Singles Day always has something new and the focus on sustainability is a fascinating development. Changing social attitudes, coupled with top-down legislation such as strict recycling laws, are starting to impact the way people shop and some of the selling points consumers look for in beauty brands. , but these are still secondary considerations; the effectiveness of the product and the history of the brand remain paramount.

Another key learning came from the fallout between big international brands like L’Oreal and Austin Li. It was found that the brands had broken their commitment to provide the live streamer with their best price, offering a bigger discount later in the day. during the Double-Eleven promotion period. The power of live-streaming talent, especially Austin and Viya, is incredible, and the argument has generated over 500MM of views on Weibo. I think this issue also sheds light on two more important strategic questions: First, when live streamers can offer big discounts and amazing deals all year round, is Double-Eleven as relevant? And second, if you regularly work with a large live streamer offering large discounts, how does that impact your pricing strategy on other channels?

What are some of the emerging trends or market shifts that companies should be aware of as 2022 approaches?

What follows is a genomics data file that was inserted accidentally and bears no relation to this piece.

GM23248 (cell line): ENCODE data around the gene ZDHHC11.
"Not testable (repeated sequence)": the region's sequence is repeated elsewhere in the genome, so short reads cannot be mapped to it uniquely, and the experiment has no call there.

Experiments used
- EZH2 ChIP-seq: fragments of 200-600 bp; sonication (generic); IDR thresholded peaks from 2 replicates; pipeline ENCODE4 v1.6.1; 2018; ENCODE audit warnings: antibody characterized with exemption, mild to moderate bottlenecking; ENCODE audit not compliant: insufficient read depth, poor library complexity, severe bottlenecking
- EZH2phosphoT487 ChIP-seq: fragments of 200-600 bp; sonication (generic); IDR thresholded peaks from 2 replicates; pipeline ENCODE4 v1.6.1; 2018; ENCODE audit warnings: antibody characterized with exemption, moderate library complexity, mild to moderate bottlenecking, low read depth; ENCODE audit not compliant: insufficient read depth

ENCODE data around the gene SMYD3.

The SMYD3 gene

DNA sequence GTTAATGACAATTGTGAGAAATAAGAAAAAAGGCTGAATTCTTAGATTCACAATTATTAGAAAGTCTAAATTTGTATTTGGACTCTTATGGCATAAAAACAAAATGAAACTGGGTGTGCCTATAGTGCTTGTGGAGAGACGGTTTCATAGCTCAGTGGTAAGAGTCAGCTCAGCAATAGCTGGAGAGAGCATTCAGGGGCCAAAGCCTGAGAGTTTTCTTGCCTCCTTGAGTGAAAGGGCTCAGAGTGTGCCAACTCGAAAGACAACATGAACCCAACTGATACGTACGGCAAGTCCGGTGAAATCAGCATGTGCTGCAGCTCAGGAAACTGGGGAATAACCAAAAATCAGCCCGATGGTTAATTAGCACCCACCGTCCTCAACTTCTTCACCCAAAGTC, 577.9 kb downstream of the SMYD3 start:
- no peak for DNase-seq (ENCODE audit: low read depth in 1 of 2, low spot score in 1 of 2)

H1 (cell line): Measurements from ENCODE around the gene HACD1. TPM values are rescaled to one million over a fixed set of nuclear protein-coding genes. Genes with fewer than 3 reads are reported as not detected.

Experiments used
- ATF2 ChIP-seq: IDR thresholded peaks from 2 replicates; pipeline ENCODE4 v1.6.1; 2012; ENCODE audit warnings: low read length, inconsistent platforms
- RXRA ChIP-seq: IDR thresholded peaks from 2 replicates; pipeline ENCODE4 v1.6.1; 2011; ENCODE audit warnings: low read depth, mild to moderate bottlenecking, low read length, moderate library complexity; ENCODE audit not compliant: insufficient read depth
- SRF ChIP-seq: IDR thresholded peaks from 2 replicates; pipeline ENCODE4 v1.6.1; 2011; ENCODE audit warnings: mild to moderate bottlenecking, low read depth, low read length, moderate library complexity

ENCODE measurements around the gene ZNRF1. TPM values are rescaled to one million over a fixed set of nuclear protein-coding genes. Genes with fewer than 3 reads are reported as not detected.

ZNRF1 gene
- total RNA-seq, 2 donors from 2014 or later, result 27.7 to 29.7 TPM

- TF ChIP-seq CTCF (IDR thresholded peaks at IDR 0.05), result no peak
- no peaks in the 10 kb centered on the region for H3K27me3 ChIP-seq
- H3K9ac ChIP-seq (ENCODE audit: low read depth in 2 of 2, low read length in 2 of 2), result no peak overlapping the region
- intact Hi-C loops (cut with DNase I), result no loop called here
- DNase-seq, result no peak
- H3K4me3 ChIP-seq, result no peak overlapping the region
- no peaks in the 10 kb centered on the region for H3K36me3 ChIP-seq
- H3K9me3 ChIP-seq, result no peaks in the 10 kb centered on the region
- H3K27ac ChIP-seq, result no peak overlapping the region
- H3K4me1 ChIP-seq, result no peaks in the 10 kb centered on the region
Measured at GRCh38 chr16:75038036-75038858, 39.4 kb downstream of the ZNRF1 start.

One market change that excites us is the increased diversification of cross-border shopping channels and the ability to reach different customers by accessing their engaged consumer base. We’re particularly excited about Douyin, where we already operate a cross-border store focused on high-end beauty brands such as 111 Skin, Iconic London, Omorovicza and Philip Kingsley. In 2020, Douyin’s 600+ million daily active users spent, on average, 88 minutes on the app. That’s four times longer than the average Taobao user, who points to 22 minutes. With Douyin’s big strategic push into e-commerce and the launch of cross-border stores earlier this year, we’ve had a great start and see great potential to engage with consumers through live streaming and content, and for sell to consumers where they spend. time.

All brands of beauty products should also be aware of the Guochao trend – a growing preference for buying Chinese brands and products, which for beauty started strongly in color cosmetics, but are now rapidly expanding into skin care, hair care and into other beauty categories. The competition is getting more intense, but we’re also seeing signs that some of the stratospheric marketing budgets of brands like Perfect Diary are returning to more normal levels.